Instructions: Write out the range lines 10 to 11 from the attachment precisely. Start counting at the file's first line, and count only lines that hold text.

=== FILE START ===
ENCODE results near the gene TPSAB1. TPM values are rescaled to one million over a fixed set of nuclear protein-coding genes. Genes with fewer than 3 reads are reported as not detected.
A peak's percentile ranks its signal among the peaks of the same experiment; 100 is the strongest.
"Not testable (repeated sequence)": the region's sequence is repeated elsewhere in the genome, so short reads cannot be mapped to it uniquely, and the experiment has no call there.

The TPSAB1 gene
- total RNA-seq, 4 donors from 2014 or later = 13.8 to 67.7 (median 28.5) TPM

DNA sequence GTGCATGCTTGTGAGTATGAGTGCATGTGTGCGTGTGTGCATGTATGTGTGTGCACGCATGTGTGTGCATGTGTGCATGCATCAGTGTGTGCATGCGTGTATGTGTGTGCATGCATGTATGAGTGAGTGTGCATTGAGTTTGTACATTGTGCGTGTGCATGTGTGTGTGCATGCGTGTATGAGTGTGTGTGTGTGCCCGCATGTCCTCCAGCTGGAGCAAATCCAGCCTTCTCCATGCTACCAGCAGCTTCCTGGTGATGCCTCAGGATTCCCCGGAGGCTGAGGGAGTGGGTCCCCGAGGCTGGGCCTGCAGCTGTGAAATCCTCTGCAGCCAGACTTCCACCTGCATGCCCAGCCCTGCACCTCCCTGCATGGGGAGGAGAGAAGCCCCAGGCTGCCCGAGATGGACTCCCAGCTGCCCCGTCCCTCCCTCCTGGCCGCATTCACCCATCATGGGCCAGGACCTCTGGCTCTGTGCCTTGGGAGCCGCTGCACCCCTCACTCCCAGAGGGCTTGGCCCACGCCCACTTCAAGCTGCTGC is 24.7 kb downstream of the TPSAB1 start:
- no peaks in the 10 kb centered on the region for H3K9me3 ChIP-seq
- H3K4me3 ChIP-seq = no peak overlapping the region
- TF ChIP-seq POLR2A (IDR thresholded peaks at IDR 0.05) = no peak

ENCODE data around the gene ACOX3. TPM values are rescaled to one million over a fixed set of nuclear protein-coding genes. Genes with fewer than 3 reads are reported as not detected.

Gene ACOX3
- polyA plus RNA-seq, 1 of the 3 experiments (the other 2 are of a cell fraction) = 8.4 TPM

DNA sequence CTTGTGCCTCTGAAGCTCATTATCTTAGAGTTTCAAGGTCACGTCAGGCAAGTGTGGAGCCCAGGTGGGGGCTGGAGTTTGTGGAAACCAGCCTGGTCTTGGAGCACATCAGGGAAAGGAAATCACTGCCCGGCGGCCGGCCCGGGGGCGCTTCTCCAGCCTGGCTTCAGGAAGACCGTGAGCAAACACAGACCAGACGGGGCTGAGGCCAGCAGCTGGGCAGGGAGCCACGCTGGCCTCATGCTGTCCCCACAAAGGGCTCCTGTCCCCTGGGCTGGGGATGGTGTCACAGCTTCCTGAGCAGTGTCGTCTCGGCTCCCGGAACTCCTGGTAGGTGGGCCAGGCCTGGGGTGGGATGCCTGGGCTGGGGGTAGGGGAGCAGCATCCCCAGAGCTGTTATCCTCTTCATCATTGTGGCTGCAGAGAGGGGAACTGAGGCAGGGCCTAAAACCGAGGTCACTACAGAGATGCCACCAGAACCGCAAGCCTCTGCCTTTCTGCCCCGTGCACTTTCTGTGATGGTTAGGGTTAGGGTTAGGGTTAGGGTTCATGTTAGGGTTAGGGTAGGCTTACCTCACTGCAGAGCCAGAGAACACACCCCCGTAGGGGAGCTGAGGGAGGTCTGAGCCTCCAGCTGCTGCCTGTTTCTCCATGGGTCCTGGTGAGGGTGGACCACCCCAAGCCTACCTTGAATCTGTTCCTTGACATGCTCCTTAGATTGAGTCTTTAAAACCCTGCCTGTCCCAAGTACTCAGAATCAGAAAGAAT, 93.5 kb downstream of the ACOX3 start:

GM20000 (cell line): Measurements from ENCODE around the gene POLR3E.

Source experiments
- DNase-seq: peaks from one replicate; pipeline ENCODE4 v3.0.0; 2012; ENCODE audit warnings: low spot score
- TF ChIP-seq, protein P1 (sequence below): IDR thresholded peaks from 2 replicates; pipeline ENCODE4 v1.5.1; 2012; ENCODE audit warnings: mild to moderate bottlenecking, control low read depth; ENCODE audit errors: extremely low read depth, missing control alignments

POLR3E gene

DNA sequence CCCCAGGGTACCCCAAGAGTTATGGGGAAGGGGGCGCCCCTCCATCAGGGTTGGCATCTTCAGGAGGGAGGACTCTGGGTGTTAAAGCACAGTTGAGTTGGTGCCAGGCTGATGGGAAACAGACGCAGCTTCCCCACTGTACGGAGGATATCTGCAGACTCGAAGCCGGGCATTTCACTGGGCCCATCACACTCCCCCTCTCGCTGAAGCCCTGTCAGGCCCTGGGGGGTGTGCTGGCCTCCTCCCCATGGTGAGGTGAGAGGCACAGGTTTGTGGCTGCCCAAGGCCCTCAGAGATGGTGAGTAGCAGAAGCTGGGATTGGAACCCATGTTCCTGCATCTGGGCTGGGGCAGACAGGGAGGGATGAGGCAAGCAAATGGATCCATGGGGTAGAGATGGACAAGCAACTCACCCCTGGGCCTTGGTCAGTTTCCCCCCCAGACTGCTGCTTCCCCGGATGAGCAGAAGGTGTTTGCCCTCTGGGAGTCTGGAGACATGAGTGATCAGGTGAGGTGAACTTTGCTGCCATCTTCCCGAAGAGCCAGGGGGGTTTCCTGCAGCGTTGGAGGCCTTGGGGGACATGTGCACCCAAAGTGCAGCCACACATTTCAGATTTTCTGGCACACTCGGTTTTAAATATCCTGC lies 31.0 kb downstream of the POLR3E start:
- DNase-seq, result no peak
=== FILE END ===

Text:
ENCODE data around the gene ACOX3. TPM values are rescaled to one million over a fixed set of nuclear protein-coding genes. Genes with fewer than 3 reads are reported as not detected.

Gene ACOX3